The wall-to-wall coverage of the NFL's discipline of Tom Brady sometimes refers to Commissioner Roger Goodell as the "arbitrator." The NFL Players Association has made much of the fact that Goodell had a clear conflict of interest in ruling on Brady's case. The League responds that the Commissioner had the power to rule in the matter under the collective bargaining agreement.
The label "arbitrator" is quite important in any post-award litigation, as we have now in the Deflate-gate contretemps. The Supreme Court in three opinions issued in 1960 (known collectively as the Steelworkers Trilogy) explained a court's very limited role in reviewing an arbitrator's award. There would be no review on the merits. If an arbitrator found certain events to have taken place, a court should not substitute its view of the conclusions to be drawn from the factual evidence. As long as the arbitrator "draws his essence from" the bargaining agreement and demonstrates no "evident partiality," the court's job is to enforce the award, even if it would have reached a different outcome.
Justice William Douglas, writing for the majority, explained the basis for this deference. Congress had stated that the system of dispute resolution the parties had selected deserved respect in court. Labor arbitration comes in all shapes and sizes, but always has some critical elements to it without which it deserves no special treatment in court. First of all, an arbitrator must be the joint appointee of both labor and management. He or she must be neutral. After all, the arbitrator serves as the "joint alter ego" of the parties, reaching an outcome in a dispute that is consistent with the parties' mutual intentions as set forth in their bargaining agreement.
To deserve its special role, arbitration requires that the neutral receive evidence, normally done at an informal hearing, and issue an opinion explaining the reasons for the ultimate award either granting or denying the grievance in whole or in part. There are, of course, other ways to resolve disputes that arise in the workplace. Parties need not adopt arbitration, except in the federal public sector where Congress has mandated the creation of such procedures. In non-unionized settings, management typically has the unilateral power to make workplace decisions, unless they violate prevailing law, such as statutes that prohibit racial discrimination.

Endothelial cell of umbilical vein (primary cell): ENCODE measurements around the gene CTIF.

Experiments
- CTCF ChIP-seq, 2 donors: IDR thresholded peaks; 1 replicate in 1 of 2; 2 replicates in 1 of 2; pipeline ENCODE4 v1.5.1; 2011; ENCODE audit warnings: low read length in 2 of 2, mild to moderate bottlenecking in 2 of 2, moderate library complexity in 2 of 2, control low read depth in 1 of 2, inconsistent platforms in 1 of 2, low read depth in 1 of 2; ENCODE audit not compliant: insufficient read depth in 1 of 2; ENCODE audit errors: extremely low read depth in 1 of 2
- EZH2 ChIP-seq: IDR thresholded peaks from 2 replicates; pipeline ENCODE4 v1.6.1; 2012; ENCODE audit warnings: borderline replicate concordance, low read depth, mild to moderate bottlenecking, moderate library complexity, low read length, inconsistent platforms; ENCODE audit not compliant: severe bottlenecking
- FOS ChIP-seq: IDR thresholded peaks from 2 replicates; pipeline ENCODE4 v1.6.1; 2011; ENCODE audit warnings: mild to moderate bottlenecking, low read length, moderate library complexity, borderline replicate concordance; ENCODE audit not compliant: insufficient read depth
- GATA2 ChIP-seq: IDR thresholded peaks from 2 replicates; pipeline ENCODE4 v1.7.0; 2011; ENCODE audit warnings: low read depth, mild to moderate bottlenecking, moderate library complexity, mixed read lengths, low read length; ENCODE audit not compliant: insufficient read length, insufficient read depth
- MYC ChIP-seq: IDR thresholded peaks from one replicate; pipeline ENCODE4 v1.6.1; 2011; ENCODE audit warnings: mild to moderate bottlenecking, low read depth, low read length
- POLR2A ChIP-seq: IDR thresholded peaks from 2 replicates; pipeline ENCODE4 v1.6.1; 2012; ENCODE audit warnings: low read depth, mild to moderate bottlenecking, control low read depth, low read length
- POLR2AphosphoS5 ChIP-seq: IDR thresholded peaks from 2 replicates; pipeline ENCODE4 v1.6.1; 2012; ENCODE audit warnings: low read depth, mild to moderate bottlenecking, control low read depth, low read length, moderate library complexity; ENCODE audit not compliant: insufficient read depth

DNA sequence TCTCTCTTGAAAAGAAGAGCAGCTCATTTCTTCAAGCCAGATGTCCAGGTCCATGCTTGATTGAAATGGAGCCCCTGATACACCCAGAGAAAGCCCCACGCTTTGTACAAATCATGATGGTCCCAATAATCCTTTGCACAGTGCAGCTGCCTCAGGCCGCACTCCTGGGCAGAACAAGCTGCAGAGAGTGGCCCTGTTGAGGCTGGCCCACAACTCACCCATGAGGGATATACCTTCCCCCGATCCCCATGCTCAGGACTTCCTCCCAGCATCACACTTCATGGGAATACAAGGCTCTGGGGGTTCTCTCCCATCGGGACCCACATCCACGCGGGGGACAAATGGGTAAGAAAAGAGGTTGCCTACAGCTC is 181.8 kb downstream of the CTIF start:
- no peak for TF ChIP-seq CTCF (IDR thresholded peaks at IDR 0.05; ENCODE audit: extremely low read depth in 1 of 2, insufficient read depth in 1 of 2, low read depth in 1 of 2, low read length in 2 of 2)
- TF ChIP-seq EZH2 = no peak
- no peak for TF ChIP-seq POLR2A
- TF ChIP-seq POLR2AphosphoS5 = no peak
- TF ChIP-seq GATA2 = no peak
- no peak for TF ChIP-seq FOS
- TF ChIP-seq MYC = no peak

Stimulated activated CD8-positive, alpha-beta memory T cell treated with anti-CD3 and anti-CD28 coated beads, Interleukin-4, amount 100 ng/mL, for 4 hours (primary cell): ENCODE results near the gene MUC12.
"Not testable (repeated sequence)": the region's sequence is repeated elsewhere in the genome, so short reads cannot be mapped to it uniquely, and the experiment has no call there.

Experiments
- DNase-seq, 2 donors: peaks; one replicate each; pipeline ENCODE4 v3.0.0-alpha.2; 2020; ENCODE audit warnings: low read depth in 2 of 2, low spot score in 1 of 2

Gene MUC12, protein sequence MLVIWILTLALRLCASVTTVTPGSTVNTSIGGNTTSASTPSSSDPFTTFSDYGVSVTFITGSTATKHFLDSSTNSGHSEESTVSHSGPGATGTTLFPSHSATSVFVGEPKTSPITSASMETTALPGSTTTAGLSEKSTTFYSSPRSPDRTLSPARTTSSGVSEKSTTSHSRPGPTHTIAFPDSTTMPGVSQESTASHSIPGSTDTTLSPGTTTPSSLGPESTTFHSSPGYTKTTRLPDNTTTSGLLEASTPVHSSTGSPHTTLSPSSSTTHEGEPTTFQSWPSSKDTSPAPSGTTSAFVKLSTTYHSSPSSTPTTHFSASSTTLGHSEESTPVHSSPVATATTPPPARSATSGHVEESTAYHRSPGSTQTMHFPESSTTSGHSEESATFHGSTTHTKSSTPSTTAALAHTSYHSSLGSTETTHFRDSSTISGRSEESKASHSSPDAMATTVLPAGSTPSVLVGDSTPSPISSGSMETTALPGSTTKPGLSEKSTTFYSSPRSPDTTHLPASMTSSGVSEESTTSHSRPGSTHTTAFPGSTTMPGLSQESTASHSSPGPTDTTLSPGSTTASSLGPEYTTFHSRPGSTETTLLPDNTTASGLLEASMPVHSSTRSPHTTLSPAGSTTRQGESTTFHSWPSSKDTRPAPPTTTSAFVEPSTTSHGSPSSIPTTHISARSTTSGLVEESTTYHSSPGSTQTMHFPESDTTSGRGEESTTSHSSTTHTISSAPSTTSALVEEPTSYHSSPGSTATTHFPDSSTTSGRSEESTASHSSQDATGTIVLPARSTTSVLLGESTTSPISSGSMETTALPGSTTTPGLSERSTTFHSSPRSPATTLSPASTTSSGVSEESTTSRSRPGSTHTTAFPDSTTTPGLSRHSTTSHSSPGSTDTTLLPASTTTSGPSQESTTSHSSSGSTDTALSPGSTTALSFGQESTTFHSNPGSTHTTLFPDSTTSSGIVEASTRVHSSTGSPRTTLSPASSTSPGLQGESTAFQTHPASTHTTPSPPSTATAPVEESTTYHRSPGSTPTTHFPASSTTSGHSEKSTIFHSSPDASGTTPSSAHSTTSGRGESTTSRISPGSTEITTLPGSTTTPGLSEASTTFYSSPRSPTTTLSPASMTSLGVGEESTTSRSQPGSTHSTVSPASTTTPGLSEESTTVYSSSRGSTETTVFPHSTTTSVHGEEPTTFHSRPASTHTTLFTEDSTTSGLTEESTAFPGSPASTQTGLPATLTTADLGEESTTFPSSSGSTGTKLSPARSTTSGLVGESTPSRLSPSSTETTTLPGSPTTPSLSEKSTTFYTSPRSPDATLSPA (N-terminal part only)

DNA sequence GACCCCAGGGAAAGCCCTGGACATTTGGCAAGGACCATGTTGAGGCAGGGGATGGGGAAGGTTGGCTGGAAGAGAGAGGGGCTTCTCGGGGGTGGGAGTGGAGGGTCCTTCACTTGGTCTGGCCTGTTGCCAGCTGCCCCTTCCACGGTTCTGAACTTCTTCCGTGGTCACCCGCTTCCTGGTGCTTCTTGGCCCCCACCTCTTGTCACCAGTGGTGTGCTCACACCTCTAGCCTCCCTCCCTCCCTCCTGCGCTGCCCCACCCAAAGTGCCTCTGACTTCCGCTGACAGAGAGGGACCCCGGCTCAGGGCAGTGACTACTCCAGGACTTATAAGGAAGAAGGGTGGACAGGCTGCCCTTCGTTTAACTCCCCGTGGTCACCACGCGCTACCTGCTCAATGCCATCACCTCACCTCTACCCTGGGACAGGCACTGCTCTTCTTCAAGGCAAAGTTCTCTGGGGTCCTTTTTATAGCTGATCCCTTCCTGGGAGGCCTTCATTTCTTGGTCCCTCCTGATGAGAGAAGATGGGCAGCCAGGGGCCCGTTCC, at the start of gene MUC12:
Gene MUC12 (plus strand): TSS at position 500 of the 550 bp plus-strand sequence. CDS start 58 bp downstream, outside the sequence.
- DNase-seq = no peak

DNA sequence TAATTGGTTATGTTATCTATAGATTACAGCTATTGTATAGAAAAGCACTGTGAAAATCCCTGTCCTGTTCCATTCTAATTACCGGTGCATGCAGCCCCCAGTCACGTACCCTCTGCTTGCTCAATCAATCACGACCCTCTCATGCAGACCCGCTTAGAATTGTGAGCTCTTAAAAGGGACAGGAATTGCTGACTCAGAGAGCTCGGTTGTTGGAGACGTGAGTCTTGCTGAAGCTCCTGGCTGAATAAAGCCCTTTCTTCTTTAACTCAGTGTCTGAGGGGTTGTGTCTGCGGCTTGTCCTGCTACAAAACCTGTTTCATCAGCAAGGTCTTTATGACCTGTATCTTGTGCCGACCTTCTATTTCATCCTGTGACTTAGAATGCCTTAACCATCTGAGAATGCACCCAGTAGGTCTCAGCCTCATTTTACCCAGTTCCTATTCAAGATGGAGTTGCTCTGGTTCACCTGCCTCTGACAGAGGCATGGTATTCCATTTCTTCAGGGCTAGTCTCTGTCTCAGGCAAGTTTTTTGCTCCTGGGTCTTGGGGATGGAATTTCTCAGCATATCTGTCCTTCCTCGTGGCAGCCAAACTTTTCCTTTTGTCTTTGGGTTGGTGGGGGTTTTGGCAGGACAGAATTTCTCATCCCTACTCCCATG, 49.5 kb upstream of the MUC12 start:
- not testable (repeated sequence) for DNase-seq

Under the NFL-NFLPA collective bargaining agreement, the parties have created a number of different arbitration systems. They have "system" arbitration and "impartial" arbitration, each with jurisdiction to hear particular classes of cases. Some arbitrators handle "non-injury" grievances and others address "injury" grievances. The Brady case falls under Article 46, Commissioner Discipline, alleging "conduct detrimental to the integrity of, or public confidence in, the g ame of professional football." The Commissioner imposes the discipline and then the Players Association may appeal the discipline to the Commissioner, who has the right to designate a person to serve as the "hearing officer" for the appeal or may hear the appeal himself.
When the Commissioner acts under Article 46, he is not serving as an arbitrator. Much like a management official in a non-union setting, the Commissioner has the power to make a decision on the penalty, but, if brought to court, that ultimate decision does not enjoy the benefits of the Steelworkers Trilogy. As a general matter, management has the right to make decisions concerning "conduct detrimental to the integrity of" the business, but courts will not enforce decisions that are "arbitrary and capricious." This standard is generally referred to as the law of voluntary associations and would cover decisions made by the Commissioner of the National Football League.
In the Brady case, if the parties are not able to settle the matter, the Federal District Court in Manhattan will have to determine whether the Commissioner's decision was "arbitrary and capricious," not whether it "drew its essence from the collective bargaining agreement." A management decision might be considered arbitrary if it penalizes conduct that had never been subject to an announced rule in the past. Likewise, conduct which had been penalized in the past at a certain level of discipline, say a fine, cannot later be sanctioned with a suspension. Similarly, conduct which constitutes a minor offense during a game cannot receive the same penalty as criminal misbehavior, for example, an off-duty felony. There may be other ways to demonstrate that a Commissioner's decision is arbitrary.
Of course, it would be best for all concerned if the parties are able to resolve this matter privately. That was the case months ago and remains the best method of dispute resolution. The problem is that both sides have much invested in this dispute - far more than simply four games of suspension. For the Commissioner, the case involves his power to exercise his rights under the bargaining agreement. For Tom Brady, his legacy as among the greatest quarterbacks in League history is at stake. Ultimately, the court may have to cut the Gordian knot and resolve the case. At least, the judge - bound by precedent and an accurate understanding of the nature of the process -- will be a neutral adjudicator.